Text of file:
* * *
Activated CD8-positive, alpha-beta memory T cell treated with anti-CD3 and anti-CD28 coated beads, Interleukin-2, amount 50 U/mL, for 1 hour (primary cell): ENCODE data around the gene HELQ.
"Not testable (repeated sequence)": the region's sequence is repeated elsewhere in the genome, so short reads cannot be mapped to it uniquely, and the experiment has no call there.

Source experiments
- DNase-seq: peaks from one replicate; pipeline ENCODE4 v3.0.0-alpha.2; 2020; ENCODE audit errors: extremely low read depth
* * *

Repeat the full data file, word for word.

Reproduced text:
Activated CD8-positive, alpha-beta memory T cell treated with anti-CD3 and anti-CD28 coated beads, Interleukin-2, amount 50 U/mL, for 1 hour (primary cell): ENCODE data around the gene HELQ.
"Not testable (repeated sequence)": the region's sequence is repeated elsewhere in the genome, so short reads cannot be mapped to it uniquely, and the experiment has no call there.

Source experiments
- DNase-seq: peaks from one replicate; pipeline ENCODE4 v3.0.0-alpha.2; 2020; ENCODE audit errors: extremely low read depth